Source: Seafish

A third of the Scottish fishing fleet has had to remain in port to avoid crashing fish prices

Scottish seafood firms have urged the UK and EU to grant a six-month grace period for fish exports as the sector grapples with major systemic issues caused by Brexit border delays.

Seafood Scotland said such a move was “the only way to keep the sector afloat” as it would allow IT systems to be fixed and properly tested and give businesses time to get up to speed with new customs rules – two issues that have brought about severe delays to exports over the past week.

The body said the knock-on impact of the delays had led some vessels to land their fish directly in the EU, while average prices had fallen by 80% for some species.

Processors were losing millions due to the delays, it said, as it compared the current system to “pushing water uphill”. The UK government had “days to fix [the problems] – not weeks” as the sector faced mounting losses.

In one case, a business which usually sends £1m of fresh seafood to the EU every week managed to get just £12k of product to its continental customers last week.

“[These issues were] inevitable, given such a complicated process was put together at the last minute. With some breathing space, the system can be fixed and rebooted, and companies will then be able to keep moving,” said CEO Donna Fordyce.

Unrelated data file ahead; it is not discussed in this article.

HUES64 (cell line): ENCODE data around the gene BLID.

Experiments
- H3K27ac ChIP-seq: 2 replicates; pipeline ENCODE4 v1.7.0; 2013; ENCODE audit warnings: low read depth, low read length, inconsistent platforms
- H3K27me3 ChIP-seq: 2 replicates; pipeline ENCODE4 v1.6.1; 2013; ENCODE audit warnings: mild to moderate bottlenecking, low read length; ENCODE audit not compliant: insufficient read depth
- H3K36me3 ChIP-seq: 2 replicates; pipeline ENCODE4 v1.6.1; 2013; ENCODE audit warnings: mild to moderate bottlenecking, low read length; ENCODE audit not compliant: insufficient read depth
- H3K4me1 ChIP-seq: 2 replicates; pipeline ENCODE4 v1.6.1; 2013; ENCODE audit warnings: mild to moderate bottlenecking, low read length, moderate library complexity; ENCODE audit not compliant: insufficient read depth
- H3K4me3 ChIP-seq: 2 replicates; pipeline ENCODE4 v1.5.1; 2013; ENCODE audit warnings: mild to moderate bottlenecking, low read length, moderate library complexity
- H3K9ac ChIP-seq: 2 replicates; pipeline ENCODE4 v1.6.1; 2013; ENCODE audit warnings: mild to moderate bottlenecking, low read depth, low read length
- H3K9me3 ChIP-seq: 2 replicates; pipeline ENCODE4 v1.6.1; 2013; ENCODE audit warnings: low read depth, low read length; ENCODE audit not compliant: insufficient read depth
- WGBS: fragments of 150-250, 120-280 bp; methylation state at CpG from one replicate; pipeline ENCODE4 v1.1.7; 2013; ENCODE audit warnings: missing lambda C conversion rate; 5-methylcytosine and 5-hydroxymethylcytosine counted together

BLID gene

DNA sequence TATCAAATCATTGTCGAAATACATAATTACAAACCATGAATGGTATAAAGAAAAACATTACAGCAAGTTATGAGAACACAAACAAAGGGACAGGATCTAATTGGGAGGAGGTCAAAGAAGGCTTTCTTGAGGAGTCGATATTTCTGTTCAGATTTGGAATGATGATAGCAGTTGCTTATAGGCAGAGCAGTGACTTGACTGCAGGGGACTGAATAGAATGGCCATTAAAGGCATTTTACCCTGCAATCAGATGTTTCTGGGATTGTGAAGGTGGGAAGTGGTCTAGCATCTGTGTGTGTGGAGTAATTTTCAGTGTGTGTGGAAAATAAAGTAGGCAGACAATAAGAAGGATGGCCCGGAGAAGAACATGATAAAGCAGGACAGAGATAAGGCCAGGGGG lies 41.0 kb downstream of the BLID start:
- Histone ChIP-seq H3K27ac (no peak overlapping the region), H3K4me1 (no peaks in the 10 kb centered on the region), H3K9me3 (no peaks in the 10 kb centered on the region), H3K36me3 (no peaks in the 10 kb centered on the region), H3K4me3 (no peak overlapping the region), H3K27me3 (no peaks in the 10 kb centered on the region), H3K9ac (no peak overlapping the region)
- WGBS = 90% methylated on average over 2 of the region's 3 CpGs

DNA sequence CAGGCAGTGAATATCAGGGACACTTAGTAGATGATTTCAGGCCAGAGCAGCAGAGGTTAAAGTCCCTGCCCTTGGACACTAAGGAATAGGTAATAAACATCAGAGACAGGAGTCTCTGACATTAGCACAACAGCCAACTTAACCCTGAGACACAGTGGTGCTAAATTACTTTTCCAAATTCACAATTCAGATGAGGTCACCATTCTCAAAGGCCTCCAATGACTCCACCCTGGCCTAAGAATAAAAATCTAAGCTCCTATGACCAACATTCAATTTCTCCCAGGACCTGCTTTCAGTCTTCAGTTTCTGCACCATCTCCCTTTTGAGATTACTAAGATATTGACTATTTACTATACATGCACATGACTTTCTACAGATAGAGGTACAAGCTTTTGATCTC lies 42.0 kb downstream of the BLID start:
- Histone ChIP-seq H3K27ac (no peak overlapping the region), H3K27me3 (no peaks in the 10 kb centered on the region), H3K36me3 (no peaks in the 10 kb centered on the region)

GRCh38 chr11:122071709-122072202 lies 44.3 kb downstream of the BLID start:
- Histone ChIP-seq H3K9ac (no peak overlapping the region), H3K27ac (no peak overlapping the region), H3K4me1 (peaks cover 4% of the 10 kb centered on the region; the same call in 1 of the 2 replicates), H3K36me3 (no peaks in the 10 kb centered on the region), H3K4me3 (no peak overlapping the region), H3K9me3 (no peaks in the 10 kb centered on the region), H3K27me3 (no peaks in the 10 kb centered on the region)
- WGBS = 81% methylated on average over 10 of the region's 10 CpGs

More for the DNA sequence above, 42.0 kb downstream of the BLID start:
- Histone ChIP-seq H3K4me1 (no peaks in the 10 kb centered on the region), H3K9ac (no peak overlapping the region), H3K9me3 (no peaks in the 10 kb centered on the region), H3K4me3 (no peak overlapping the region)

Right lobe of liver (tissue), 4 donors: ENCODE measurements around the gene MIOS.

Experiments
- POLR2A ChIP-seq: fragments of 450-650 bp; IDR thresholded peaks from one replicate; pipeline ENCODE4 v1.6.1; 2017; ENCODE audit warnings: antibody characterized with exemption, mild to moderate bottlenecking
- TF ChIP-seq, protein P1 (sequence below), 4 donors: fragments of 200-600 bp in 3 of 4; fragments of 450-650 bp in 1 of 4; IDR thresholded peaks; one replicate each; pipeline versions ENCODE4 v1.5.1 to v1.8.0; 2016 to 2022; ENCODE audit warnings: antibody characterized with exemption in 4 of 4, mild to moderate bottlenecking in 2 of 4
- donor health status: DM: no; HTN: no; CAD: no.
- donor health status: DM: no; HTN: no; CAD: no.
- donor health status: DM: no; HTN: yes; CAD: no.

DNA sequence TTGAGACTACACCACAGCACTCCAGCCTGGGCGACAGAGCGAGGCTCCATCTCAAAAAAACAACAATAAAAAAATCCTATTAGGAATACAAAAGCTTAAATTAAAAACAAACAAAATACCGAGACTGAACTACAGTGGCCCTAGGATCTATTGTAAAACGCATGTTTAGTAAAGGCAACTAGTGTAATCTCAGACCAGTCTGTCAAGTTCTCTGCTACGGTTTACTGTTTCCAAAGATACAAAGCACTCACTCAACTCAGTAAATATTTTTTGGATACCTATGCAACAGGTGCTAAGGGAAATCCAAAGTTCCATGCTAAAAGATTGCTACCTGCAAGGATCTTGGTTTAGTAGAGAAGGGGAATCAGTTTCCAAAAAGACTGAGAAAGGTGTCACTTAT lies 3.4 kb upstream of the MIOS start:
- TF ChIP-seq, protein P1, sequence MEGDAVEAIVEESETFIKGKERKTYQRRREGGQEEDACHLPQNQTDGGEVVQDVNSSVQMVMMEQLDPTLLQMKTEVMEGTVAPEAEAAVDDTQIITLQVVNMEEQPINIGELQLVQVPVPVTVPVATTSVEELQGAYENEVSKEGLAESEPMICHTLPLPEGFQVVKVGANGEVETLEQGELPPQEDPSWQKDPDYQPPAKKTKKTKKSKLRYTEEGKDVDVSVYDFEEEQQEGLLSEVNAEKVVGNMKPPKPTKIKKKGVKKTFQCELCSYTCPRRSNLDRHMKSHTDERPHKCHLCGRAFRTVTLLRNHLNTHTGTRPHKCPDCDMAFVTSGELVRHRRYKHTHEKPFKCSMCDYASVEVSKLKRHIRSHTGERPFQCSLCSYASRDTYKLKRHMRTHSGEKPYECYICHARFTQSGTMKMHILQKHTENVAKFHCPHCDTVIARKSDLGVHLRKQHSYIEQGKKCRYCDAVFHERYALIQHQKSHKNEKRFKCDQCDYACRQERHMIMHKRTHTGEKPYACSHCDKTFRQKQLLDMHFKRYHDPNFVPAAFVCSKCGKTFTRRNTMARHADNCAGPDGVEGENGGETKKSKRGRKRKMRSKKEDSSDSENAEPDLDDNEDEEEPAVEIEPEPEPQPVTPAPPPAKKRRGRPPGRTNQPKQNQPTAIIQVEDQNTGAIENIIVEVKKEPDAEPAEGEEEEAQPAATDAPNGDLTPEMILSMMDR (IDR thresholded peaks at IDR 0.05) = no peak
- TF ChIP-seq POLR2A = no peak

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Exports have already been temporarily halted for some businesses by logistics provider DFDS, which last week suspended its groupage export service until 18 January in a bid to clear the backlog of exports, deal with IT system issues and train up extra staff on the new customs rules.

In recent days, seven large, UK-flagged vessels landed their catches in Danish ports to avoid the Brexit chaos, with the number of boats expected to rise into double figures by early next week, according to the Scottish Fishermen’s Federation.

“It is not unusual for a small number of Scottish vessels to land fish in Denmark early in January, but what we are seeing now is far from usual,” said SFF CEO, Elspeth Macdonald. 

“With prices collapsing at home due to the mountain of bureaucracy, home-based processors cannot get their products to market, [so] our fleet has to do everything that it can due to remain financially viable. The industry was promised more fish to catch and ready access to markets. Neither of these has been delivered,” she added.

There was some positive news for the seafood industry on Wednesday (13 January), however, after Boris Johnson promised financial support for seafood businesses hit by the disruption.

Speaking in front of the House of Commons Liaison Committee, the PM told MPs he understood the frustrations of the seafood industry, adding, “As far as there are delays caused by a variety of problems, we will compensate those businesses”.

Scottish Seafood Association CEO Jimmy Buchan said he hoped it could pave the way for exports to “resume as normal”.

Brexit is no picnic. The EU must play its part to reduce border disruption